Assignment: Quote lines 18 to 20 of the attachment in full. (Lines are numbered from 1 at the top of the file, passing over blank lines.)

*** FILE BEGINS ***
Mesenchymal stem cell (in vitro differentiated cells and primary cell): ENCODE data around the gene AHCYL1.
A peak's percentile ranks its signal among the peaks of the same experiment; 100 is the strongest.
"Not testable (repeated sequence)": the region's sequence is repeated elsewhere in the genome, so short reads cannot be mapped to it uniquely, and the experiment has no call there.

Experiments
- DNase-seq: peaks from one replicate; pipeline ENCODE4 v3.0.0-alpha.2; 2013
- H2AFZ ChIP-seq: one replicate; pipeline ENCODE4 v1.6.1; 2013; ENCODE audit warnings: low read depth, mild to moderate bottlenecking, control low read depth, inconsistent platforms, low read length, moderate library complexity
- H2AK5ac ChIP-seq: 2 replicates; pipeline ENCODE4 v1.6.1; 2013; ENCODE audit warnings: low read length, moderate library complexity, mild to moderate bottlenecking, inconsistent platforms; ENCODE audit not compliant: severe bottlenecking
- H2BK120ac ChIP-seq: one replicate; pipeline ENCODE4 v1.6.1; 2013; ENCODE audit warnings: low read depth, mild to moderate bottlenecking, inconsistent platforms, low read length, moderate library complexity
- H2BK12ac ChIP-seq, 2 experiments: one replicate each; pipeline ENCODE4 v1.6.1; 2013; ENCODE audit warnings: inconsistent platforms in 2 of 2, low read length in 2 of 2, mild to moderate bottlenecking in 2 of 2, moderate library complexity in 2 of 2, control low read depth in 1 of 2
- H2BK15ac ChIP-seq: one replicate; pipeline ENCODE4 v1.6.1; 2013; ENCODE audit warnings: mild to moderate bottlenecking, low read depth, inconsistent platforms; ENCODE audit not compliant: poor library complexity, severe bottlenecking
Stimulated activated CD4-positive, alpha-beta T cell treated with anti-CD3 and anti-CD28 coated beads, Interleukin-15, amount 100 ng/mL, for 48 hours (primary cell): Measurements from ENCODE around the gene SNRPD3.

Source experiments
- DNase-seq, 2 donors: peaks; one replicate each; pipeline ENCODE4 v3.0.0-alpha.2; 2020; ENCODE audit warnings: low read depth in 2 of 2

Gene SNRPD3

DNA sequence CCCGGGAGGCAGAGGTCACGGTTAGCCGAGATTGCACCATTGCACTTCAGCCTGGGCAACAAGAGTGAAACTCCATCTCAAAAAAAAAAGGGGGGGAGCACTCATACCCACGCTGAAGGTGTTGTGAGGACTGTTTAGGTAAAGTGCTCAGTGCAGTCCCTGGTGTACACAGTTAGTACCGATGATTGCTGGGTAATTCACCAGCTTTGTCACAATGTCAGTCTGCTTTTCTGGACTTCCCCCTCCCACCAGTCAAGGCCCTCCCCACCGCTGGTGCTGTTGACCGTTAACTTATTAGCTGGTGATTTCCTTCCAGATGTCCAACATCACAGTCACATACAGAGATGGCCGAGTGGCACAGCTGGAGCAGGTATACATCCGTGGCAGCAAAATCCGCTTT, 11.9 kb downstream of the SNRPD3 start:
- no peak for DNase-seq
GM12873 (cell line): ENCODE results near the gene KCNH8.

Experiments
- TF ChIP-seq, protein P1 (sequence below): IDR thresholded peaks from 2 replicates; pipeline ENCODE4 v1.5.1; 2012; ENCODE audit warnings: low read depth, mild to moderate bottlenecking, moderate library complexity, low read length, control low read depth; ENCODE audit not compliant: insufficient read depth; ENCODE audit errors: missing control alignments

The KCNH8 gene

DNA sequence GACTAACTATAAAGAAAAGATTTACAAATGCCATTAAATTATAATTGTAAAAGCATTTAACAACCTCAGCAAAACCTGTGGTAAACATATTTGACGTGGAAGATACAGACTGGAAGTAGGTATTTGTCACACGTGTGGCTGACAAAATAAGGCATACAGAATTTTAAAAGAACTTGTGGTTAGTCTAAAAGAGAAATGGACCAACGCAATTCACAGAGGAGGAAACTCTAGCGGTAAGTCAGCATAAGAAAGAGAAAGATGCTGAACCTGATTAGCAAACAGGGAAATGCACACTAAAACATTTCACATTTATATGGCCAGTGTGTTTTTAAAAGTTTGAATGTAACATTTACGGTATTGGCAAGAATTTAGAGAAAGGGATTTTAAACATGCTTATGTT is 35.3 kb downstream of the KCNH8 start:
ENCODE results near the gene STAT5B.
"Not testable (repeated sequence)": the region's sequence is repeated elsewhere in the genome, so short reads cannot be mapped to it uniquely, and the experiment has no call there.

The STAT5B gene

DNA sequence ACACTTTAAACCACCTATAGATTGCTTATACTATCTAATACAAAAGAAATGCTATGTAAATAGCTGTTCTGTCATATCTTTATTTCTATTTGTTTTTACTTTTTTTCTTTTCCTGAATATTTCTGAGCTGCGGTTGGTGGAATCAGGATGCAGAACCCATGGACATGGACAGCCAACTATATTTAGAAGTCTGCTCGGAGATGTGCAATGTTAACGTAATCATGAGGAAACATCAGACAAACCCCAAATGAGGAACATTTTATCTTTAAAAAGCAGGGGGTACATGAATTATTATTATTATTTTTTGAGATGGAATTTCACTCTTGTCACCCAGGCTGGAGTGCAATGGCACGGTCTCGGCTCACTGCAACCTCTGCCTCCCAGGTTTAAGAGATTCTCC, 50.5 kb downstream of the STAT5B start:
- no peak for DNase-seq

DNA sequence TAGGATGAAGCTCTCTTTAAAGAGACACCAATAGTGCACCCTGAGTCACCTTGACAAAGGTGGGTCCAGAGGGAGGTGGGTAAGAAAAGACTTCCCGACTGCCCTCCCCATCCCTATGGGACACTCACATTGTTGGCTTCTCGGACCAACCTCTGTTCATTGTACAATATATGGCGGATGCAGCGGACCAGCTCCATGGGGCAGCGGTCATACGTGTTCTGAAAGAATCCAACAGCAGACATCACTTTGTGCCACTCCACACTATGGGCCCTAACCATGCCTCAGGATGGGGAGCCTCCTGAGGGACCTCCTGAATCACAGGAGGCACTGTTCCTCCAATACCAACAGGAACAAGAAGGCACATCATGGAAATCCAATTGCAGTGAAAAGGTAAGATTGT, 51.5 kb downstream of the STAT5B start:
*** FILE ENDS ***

Experiments
- TF ChIP-seq, protein P1 (sequence below): IDR thresholded peaks from 2 replicates; pipeline ENCODE4 v1.5.1; 2012; ENCODE audit warnings: low read depth, mild to moderate bottlenecking, moderate library complexity, low read length, control low read depth; ENCODE audit not compliant: insufficient read depth; ENCODE audit errors: missing control alignments

The KCNH8 gene